World AIDS Day

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Solemn Yet Inspired, New York Marks World AIDS Day

December 02, 2018 - 1:03 pm
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NEW YORK (WCBS 880) – New York and the world observed World AIDS Day on Saturday, and for many it was a bittersweet day – one of solemnness and hope.

City Council Speaker Corey Johnson was among the group of people who met at the AIDS Memorial Park in Greenwich Village on Saturday evening to honor the 100,000 New York City residents who died from the disease. 

Johnson said he had “weird feelings” because so much progress has been made but so many people have died over the decades.  

"You're solemnly remembering those that we've lost to HIV and AIDS in this epidemic, while at the exact same time fiercely trying to inspire people to continue on the fight,” Johnson said.

It’s a personal fight for Johnson. He’s been HIV positive for 14 years. He was diagnosed in 2004, when he was 22.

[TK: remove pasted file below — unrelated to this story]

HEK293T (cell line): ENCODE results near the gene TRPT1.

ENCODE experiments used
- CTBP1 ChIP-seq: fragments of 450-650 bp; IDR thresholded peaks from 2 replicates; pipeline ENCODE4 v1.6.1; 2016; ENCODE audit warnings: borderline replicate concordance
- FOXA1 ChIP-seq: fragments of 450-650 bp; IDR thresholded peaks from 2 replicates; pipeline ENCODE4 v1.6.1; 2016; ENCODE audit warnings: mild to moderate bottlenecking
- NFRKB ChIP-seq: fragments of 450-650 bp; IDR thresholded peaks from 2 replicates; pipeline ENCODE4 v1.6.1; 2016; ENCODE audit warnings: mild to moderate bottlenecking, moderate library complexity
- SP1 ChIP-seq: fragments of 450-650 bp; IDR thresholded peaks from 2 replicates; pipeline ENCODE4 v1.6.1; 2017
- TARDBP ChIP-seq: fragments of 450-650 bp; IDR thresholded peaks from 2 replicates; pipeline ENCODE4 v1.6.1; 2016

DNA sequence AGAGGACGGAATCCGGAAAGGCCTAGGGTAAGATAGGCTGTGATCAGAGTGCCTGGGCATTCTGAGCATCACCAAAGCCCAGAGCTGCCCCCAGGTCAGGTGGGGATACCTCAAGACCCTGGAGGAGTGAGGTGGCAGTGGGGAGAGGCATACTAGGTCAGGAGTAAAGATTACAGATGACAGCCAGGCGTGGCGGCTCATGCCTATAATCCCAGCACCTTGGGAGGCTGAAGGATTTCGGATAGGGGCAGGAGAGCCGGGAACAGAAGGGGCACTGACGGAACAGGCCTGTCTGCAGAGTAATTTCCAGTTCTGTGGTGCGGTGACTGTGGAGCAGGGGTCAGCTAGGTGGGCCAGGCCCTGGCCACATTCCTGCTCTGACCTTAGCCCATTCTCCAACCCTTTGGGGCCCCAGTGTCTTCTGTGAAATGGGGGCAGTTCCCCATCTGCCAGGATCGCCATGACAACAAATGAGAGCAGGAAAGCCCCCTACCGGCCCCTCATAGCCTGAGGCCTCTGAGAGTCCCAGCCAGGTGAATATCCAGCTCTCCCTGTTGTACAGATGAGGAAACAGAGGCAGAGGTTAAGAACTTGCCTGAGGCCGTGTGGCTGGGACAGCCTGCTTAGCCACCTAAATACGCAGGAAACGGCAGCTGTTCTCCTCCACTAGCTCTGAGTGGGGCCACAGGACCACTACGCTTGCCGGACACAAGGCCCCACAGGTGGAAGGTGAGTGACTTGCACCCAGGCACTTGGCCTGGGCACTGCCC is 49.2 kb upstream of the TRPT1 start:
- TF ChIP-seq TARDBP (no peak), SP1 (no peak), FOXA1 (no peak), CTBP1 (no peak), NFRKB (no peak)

“I am alive today because of activism,” he said.

The disease now primarily affects people of color and people in poverty.

“It’s centered in central Brooklyn and in Harlem and in the South Bronx,” Johnson said.

But there are some good signs. Last year showed the lowest number ever of new diagnoses in the city.

“It’s time for us – this generation – to commit to doing it together. Ending HIV, AIDS and this epidemic once and for all,” Johnson said.

A fleet of LED trucks was dispatched throughout the city showing quotes conveying the history and the ongoing battle.